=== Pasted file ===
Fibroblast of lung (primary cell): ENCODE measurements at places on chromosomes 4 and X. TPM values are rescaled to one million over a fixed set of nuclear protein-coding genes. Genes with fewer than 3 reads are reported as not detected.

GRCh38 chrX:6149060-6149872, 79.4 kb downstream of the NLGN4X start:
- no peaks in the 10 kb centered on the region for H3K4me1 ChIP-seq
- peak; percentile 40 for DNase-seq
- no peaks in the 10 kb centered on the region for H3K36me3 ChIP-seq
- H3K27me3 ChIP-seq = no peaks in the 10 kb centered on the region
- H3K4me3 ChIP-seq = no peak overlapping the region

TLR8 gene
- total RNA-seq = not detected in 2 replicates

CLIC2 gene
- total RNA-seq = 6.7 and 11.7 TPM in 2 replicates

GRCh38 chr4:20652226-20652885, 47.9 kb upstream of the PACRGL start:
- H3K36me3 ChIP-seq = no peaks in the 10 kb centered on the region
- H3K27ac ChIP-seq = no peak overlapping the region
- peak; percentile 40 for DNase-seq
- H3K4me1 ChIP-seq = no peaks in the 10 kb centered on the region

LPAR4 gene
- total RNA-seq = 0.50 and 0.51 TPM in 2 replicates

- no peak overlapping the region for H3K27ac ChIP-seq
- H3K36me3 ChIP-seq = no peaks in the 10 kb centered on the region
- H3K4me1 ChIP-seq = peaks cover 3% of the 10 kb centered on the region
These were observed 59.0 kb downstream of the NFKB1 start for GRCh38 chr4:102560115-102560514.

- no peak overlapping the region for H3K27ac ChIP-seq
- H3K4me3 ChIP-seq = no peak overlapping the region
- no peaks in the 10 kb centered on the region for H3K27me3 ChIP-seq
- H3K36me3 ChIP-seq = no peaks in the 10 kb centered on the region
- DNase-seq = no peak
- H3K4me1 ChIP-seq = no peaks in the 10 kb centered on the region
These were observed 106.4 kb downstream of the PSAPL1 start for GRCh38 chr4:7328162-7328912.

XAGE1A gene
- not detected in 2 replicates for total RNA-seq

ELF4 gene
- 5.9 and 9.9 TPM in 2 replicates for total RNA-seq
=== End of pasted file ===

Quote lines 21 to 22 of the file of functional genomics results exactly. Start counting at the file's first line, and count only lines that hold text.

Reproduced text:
- H3K4me1 ChIP-seq = peaks cover 3% of the 10 kb centered on the region
These were observed 59.0 kb downstream of the NFKB1 start for GRCh38 chr4:102560115-102560514.